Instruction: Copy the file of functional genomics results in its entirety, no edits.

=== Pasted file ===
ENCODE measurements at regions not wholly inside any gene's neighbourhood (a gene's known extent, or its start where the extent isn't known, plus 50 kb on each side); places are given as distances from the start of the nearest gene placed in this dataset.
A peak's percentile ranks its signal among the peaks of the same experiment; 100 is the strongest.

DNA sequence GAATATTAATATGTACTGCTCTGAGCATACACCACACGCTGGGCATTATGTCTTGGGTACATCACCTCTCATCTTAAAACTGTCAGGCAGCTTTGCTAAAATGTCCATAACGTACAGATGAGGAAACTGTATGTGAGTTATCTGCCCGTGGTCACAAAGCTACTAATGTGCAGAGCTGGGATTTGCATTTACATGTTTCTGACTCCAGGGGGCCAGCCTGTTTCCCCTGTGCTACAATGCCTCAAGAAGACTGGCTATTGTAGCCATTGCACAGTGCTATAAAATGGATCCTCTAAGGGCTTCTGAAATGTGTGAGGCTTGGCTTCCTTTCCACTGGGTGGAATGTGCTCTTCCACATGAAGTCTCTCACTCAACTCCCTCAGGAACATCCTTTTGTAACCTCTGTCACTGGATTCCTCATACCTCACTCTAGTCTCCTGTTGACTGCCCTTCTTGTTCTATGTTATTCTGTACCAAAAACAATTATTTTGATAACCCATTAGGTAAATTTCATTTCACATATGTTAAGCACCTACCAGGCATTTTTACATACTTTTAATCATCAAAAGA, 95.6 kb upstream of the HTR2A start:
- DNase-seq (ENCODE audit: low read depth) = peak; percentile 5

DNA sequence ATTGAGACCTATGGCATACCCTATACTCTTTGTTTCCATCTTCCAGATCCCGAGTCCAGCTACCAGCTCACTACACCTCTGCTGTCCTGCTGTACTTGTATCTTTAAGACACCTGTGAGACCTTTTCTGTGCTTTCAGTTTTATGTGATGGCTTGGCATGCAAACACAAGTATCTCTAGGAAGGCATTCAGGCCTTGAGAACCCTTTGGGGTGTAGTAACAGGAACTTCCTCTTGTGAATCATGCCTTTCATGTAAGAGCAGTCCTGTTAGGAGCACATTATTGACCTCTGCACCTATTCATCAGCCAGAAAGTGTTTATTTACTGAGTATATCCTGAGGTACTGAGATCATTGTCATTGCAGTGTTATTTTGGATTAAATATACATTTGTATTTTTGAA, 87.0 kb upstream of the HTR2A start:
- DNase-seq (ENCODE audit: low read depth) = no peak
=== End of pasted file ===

ENCODE measurements at regions not wholly inside any gene's neighbourhood (a gene's known extent, or its start where the extent isn't known, plus 50 kb on each side); places are given as distances from the start of the nearest gene placed in this dataset.
A peak's percentile ranks its signal among the peaks of the same experiment; 100 is the strongest.

DNA sequence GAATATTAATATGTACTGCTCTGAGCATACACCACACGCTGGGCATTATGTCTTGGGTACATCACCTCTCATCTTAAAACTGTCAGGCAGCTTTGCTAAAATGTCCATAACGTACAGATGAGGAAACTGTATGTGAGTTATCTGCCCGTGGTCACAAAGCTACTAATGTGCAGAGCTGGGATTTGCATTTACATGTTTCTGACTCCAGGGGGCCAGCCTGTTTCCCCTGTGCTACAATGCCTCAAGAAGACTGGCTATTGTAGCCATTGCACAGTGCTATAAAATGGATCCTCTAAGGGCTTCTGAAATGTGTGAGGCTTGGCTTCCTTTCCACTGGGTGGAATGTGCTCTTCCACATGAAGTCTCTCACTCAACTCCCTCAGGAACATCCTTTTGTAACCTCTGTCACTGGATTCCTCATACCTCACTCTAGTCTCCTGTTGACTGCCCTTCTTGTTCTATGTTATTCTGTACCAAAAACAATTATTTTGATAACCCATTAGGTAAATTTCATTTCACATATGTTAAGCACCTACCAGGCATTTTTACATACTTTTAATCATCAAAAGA, 95.6 kb upstream of the HTR2A start:
- DNase-seq (ENCODE audit: low read depth) = peak; percentile 5

DNA sequence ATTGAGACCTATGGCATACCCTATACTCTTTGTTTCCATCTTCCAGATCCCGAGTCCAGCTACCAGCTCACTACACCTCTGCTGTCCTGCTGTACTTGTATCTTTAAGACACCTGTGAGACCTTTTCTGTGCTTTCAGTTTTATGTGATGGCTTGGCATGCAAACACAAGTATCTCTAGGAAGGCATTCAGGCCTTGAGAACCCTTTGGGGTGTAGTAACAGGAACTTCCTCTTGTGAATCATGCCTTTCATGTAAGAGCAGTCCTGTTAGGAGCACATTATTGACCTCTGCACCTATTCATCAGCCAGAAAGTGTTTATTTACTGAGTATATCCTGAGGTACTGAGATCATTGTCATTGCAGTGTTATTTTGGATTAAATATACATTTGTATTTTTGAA, 87.0 kb upstream of the HTR2A start:
- DNase-seq (ENCODE audit: low read depth) = no peak